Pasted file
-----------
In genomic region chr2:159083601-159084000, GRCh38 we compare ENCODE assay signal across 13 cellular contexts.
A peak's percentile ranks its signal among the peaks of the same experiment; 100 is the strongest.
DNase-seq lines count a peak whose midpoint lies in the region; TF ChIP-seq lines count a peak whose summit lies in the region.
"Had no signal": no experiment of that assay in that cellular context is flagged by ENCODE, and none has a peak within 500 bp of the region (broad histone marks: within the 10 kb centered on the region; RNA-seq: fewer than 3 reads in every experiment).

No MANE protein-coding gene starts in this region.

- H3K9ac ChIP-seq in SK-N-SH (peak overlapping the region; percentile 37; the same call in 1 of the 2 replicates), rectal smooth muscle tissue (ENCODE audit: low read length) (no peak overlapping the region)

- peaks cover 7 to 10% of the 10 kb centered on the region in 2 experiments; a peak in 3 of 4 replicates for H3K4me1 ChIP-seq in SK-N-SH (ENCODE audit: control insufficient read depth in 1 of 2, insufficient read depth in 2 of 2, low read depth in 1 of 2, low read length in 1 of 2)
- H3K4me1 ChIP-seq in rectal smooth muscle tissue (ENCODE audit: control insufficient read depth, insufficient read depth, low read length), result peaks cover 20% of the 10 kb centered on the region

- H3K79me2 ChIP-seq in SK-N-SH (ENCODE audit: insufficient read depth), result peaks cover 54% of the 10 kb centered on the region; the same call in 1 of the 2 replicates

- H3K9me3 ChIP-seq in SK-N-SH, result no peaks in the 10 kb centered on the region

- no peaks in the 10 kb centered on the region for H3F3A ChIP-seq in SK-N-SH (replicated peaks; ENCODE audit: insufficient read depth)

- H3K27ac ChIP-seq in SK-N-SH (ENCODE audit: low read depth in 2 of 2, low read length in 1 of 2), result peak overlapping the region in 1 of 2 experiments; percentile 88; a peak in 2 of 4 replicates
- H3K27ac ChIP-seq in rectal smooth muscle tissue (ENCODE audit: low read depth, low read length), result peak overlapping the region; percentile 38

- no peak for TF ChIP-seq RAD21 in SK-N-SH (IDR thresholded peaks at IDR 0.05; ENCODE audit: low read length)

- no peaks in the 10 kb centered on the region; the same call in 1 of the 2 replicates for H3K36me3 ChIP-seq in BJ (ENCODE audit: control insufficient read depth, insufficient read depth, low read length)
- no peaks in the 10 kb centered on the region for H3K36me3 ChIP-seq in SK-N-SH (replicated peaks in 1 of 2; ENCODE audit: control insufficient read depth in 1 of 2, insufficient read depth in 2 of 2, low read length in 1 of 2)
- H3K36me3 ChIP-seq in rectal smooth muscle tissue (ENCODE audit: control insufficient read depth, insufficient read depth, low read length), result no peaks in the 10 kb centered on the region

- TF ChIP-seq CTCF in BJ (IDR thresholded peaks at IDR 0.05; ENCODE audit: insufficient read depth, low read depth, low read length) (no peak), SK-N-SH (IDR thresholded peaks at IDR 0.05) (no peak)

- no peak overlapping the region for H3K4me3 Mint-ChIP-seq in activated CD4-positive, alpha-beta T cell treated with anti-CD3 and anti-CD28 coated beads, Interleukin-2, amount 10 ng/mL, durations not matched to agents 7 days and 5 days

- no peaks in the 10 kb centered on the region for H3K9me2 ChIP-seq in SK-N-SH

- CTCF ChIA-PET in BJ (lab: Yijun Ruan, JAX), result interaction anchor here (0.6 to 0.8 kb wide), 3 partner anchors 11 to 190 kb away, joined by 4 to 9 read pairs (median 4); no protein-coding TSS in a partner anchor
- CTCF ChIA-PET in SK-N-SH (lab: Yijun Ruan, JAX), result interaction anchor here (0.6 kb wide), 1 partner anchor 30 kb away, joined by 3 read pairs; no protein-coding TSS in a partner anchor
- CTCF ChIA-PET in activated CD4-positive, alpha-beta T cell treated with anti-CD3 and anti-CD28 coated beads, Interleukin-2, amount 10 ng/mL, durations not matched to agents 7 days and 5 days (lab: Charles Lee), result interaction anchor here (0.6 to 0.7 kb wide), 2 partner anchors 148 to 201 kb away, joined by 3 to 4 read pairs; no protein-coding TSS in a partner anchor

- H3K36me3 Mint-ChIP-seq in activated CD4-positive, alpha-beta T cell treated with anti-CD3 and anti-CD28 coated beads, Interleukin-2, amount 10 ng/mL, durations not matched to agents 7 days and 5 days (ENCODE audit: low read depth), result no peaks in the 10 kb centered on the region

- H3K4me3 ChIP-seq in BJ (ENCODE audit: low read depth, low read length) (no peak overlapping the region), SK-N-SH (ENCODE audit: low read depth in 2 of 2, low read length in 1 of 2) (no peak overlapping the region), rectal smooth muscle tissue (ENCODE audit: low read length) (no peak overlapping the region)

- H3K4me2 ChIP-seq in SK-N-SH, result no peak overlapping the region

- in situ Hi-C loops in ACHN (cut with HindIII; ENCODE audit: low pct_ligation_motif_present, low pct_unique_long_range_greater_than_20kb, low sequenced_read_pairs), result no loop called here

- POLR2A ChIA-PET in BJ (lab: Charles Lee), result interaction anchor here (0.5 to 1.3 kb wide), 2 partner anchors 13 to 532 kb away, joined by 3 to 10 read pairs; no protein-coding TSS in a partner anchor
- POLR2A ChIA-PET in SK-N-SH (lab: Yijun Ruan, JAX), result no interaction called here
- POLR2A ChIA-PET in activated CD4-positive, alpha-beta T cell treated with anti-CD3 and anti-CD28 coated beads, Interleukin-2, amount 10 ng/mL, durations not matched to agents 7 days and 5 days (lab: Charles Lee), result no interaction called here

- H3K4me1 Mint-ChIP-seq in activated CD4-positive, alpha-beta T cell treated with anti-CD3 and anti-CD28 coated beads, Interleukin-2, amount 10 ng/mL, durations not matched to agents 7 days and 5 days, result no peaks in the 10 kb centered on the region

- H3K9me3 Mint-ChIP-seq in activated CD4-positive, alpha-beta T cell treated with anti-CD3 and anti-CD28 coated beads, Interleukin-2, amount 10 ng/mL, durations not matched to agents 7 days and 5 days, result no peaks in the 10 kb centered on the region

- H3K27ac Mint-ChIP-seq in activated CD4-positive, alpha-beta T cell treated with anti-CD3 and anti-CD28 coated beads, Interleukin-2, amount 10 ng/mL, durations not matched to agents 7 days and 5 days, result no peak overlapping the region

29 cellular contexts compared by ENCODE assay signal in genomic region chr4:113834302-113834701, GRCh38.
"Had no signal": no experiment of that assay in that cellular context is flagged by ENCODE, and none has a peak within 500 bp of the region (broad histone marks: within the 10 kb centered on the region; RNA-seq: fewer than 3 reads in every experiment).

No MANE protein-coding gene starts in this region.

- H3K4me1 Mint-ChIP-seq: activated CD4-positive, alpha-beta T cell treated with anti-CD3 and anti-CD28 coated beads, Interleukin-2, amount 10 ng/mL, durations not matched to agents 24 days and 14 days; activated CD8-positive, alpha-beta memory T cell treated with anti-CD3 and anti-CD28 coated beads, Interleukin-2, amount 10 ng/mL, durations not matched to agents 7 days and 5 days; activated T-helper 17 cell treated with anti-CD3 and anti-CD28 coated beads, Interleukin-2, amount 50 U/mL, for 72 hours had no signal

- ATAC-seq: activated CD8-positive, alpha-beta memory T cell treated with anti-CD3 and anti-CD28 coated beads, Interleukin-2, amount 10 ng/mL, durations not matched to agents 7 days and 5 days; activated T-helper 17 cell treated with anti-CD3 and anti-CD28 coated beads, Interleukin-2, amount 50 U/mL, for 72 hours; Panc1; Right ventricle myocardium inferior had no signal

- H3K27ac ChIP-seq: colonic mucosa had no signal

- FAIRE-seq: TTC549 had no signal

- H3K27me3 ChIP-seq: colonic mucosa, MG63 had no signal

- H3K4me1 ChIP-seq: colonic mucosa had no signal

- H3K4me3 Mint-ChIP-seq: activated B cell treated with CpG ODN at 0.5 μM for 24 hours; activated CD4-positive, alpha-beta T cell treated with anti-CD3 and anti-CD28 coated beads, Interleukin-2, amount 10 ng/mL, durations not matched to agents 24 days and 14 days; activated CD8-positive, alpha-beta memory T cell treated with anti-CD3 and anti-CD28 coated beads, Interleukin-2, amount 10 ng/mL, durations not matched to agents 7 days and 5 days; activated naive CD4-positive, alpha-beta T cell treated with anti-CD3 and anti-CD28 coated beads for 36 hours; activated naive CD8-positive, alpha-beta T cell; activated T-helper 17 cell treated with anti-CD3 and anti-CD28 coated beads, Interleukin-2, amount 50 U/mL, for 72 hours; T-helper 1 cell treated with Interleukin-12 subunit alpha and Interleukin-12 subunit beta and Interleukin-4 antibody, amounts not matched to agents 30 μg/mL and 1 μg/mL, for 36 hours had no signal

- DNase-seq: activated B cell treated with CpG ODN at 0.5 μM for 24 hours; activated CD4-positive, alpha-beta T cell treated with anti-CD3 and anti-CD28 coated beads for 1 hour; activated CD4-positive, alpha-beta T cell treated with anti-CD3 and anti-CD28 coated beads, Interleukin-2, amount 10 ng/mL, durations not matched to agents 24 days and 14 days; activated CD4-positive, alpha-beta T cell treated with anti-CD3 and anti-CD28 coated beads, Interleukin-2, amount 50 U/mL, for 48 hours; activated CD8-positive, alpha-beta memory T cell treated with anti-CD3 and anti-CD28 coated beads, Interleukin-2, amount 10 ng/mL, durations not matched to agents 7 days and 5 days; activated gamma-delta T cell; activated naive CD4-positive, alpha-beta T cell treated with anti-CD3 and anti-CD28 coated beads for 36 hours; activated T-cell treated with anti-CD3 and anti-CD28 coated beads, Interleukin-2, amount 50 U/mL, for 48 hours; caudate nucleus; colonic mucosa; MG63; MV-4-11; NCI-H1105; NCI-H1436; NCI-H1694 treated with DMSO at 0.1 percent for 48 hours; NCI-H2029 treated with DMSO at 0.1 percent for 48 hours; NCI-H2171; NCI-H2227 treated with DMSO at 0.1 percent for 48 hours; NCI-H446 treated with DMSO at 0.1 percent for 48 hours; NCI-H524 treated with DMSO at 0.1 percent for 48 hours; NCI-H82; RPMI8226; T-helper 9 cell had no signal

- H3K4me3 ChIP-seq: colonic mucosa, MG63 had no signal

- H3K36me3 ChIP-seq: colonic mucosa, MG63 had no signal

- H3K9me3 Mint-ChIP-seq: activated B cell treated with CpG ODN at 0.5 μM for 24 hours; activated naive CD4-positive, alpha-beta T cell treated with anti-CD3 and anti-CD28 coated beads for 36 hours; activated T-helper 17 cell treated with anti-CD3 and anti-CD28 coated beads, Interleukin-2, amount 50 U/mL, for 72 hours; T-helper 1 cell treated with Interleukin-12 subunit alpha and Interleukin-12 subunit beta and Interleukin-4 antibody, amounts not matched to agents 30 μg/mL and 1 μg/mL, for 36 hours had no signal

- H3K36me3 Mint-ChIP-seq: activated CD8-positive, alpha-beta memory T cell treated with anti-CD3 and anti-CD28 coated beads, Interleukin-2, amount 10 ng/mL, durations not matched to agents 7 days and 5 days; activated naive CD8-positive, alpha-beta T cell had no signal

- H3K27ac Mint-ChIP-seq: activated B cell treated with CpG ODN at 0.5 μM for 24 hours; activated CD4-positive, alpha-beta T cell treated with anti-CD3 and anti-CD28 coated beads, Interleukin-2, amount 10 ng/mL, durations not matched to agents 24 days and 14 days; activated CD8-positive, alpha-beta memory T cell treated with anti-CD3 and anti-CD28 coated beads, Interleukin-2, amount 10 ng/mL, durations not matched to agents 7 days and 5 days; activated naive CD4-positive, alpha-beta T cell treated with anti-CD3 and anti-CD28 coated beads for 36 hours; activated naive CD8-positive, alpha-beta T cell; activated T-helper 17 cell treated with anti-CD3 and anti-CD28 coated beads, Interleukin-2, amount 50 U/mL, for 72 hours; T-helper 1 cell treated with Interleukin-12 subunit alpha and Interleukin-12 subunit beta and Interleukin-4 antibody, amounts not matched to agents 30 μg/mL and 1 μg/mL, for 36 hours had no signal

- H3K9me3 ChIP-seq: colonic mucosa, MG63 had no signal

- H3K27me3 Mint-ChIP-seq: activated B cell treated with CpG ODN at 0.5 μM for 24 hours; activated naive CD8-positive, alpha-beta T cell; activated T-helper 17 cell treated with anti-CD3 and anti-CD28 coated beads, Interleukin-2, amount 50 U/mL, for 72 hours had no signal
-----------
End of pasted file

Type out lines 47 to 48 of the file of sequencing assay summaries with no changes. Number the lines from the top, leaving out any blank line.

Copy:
- H3K9me3 Mint-ChIP-seq: activated B cell treated with CpG ODN at 0.5 μM for 24 hours; activated naive CD4-positive, alpha-beta T cell treated with anti-CD3 and anti-CD28 coated beads for 36 hours; activated T-helper 17 cell treated with anti-CD3 and anti-CD28 coated beads, Interleukin-2, amount 50 U/mL, for 72 hours; T-helper 1 cell treated with Interleukin-12 subunit alpha and Interleukin-12 subunit beta and Interleukin-4 antibody, amounts not matched to agents 30 μg/mL and 1 μg/mL, for 36 hours had no signal

- H3K36me3 Mint-ChIP-seq: activated CD8-positive, alpha-beta memory T cell treated with anti-CD3 and anti-CD28 coated beads, Interleukin-2, amount 10 ng/mL, durations not matched to agents 7 days and 5 days; activated naive CD8-positive, alpha-beta T cell had no signal